At Streaky bay we had another stir fry using the Spice road to China paste with beef from the butcher at Coffin Bay, what do the cows eat out here to make them so tasty? Another favourite meal for camping is pasta with a creamy bacon and zucchini (or what ever other vegetable is on hand) sauce.
So that was the road trip of the summer and its back to work for me, spice pastes to make, shop to run and more duck blogging to be done. Next post is duck bigoli, egg and buckwheat pasta cooked in duck stock with a duck sauce. Thanks for reading.
We all have to have day jobs, and I have two, for this blog is just not going to keep me in the manner I am accustomed to. My first and primary business is Jagger fine foods in the Adelaide Central market. The second is Spice Road, my new born. At just two months old, Spice Road is a new range of ten Spice Pastes to be used as flavour bases or marinades. The range includes the familiar Asian countries- China, Thailand, Malaysia and India as well as Spice Road to Lebanon, Syria, Morocco, Spain, Mexico and shown here, Ethiopia. I have included recipe cards in the packets as well as a web site with more recipes and information and a link to this blog for some step by step photos on how to cook the duck recipes (the recipes are not all duck though as that would, unfortunately, not be as marketable) So bear with me while I do a little promotion.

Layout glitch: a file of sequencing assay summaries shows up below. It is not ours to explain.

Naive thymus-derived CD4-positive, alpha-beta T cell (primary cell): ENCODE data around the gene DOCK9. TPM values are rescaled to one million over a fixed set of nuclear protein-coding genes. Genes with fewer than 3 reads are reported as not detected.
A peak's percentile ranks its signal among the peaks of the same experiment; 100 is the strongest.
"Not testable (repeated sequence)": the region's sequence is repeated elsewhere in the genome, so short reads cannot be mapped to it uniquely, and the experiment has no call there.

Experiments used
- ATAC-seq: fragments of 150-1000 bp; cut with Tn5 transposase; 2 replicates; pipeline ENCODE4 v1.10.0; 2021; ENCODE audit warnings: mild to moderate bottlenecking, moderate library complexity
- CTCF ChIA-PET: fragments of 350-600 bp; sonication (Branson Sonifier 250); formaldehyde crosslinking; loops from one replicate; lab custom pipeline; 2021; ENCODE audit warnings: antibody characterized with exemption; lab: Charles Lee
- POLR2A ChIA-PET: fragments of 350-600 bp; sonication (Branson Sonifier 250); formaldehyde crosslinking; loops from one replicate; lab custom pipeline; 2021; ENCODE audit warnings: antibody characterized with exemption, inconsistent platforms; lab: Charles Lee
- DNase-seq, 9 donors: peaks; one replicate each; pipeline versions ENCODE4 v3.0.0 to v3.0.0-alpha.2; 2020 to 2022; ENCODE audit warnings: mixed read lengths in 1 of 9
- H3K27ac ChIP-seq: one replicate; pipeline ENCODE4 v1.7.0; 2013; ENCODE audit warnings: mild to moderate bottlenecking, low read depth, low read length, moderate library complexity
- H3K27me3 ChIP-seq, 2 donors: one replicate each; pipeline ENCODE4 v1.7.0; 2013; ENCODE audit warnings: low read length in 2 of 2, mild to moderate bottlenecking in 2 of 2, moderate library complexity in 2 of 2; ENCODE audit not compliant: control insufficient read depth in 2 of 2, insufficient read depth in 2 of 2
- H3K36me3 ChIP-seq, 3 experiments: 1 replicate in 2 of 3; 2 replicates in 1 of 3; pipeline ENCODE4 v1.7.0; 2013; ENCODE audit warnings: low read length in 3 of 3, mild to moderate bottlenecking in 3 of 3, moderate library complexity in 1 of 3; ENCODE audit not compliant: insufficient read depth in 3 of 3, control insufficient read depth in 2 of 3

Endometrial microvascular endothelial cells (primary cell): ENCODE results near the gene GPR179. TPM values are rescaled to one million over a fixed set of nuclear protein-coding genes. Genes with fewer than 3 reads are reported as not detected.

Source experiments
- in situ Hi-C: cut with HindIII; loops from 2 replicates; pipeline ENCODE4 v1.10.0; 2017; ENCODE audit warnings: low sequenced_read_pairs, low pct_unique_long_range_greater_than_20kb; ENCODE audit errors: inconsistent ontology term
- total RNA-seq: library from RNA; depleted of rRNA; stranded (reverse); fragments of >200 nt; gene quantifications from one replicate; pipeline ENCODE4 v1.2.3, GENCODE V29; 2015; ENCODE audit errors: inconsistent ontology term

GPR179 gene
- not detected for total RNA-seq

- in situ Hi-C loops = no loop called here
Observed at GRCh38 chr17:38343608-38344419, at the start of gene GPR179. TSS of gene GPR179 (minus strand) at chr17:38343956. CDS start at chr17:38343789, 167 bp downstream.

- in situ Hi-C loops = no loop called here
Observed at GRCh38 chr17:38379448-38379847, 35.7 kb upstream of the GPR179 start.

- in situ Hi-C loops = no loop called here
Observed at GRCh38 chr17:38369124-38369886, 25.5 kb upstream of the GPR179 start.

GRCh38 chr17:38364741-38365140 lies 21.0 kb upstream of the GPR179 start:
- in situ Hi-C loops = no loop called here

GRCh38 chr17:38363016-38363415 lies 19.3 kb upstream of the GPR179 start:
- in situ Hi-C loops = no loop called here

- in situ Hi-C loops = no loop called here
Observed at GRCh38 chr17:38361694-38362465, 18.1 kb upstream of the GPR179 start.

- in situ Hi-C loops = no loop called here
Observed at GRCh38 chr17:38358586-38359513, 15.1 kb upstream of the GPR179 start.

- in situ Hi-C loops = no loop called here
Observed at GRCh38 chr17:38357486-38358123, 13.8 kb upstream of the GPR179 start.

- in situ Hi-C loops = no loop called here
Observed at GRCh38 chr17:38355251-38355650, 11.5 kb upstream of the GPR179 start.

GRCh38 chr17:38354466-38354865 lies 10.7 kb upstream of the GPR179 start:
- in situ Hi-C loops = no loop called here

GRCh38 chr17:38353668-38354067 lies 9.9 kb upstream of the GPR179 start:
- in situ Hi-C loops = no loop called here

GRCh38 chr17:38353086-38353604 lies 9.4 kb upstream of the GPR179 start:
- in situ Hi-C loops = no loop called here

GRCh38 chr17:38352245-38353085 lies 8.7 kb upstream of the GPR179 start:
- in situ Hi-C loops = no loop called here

Ethiopian duck wat (stew)
6 duck legs
1/2 tblsp olive oil
2 onions, sliced
4 cloves garlic, chopped
2 tsp ginger, chopped
2 tblsp Spice Road to Ethiopia paste
1 tin chopped tomatoes or 3 tomatoes, peeled and chopped
2 tblsp coriander, chopped
It is not essential but I chop the knuckle off the leg for better presentation and to fit the legs a bit easier into the pot. Turn the leg skin side down and in one good swing with a heavy cleaver or knife, chop it.
Heat a heavy based pot over a low to medium heat and fry duck legs, skin side down, for 10 minutes until browned.
Sprinkle with salt then turn and brown the other side for 2 minutes. Remove from pot and tip out the duck fat.
In the same pot heat the butter and oil and cook the onions slowly until quite soft but not coloured, about 15 minutes.
Add the paste and tomatoes and an extra half a tin of water.
Bring to a simmer and add the duck, cook for 1 1/2 hours or until the duck is just coming off the bone, adding more water if necessary.
Skim any fat from the surface and stir through the coriander.